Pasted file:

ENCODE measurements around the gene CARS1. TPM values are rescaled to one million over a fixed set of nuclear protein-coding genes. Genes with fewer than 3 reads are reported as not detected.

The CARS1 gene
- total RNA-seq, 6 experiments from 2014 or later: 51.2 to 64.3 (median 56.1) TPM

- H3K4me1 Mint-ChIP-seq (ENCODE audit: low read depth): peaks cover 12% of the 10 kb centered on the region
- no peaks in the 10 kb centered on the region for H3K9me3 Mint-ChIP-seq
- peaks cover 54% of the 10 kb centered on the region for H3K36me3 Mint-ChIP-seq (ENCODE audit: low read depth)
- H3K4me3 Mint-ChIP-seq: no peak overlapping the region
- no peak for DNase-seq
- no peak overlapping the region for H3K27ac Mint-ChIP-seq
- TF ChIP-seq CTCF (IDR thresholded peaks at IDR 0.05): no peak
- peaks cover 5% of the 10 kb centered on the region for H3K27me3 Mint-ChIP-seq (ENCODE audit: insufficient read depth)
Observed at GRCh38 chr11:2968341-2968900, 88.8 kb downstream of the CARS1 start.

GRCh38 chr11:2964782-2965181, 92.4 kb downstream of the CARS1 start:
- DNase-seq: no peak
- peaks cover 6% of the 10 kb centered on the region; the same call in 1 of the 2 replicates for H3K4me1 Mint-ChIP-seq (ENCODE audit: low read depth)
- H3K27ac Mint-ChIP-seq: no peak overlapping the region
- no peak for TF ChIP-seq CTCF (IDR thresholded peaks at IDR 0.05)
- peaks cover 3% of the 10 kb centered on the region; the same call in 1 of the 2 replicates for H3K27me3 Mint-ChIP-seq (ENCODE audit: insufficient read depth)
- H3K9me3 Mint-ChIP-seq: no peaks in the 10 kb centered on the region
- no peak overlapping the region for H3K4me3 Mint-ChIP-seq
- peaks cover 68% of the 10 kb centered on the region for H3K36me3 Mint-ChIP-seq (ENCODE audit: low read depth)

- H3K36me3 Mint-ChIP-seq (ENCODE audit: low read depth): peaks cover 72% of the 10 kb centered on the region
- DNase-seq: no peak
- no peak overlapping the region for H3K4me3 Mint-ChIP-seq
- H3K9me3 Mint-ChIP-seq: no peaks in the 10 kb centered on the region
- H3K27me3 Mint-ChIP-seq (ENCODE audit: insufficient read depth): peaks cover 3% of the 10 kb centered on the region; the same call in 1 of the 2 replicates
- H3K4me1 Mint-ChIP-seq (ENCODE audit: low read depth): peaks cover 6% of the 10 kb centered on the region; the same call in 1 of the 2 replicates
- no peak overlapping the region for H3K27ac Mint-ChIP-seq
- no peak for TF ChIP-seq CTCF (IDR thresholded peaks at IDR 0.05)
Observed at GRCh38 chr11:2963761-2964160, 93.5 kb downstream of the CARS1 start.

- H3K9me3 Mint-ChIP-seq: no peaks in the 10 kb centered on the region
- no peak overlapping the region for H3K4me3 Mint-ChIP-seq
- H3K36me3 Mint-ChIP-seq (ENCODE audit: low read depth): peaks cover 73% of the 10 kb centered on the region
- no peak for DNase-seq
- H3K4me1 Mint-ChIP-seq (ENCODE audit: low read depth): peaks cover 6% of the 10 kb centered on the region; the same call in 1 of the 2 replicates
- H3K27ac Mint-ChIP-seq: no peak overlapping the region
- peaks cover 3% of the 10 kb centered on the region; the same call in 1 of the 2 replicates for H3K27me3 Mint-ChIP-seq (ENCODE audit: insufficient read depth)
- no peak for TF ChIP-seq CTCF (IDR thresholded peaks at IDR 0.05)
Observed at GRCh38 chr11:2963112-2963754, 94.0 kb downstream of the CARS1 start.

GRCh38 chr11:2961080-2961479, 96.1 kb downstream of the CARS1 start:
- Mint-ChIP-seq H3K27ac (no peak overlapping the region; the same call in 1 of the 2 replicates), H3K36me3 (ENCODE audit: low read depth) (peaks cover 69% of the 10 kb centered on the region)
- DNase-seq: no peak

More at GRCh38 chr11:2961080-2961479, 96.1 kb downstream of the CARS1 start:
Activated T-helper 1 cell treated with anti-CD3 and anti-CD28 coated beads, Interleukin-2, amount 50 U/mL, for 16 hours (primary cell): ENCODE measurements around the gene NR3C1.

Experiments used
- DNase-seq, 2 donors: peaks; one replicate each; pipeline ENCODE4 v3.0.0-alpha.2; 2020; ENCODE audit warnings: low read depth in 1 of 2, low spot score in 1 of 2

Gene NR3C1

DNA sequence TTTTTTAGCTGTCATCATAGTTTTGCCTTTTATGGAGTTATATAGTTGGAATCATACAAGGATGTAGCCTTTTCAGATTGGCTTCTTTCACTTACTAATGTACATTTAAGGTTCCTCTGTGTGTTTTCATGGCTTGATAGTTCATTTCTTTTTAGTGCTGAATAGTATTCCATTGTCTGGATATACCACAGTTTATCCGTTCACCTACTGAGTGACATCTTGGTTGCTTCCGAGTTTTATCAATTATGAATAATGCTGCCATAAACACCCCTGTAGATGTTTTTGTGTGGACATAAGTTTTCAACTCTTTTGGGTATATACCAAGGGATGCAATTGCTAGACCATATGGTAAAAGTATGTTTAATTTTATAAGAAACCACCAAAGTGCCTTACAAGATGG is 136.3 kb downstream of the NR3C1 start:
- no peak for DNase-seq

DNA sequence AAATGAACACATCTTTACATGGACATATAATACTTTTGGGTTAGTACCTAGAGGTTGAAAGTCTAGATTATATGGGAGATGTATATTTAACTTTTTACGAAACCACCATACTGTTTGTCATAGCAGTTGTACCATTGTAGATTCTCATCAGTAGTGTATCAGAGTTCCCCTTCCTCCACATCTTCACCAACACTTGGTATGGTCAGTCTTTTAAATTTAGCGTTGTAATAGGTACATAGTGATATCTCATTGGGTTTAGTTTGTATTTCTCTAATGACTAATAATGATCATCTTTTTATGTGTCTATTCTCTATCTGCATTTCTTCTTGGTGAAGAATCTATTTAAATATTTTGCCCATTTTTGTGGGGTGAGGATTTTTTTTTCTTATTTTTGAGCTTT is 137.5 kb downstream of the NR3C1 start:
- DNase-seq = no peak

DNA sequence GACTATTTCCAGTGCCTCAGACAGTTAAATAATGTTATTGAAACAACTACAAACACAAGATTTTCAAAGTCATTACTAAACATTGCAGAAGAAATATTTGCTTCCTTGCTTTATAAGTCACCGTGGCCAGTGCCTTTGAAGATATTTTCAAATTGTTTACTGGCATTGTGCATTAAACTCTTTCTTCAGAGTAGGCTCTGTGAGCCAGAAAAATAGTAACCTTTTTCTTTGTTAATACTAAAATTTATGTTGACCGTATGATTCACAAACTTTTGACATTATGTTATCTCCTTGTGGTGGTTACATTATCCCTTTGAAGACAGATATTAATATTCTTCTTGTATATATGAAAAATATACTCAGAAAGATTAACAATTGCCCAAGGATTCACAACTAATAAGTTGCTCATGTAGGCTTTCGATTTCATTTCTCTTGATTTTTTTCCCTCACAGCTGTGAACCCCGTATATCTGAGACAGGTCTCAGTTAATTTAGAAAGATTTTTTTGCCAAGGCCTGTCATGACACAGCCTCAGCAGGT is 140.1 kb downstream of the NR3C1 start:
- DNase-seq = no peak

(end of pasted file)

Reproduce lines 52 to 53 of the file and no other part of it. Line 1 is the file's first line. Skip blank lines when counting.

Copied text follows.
DNA sequence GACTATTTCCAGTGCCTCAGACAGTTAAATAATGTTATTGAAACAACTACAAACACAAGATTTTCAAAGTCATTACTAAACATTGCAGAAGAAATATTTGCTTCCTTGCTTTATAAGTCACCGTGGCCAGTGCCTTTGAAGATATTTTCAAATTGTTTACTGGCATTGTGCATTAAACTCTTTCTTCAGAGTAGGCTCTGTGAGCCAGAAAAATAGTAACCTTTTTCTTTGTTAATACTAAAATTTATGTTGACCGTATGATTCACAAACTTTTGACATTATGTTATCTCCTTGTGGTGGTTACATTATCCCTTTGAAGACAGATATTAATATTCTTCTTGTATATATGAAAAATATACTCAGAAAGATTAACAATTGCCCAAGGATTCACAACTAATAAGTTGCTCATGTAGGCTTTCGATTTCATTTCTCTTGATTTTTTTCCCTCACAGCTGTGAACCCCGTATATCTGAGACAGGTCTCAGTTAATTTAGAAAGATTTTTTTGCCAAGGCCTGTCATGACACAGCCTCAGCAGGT is 140.1 kb downstream of the NR3C1 start:
- DNase-seq = no peak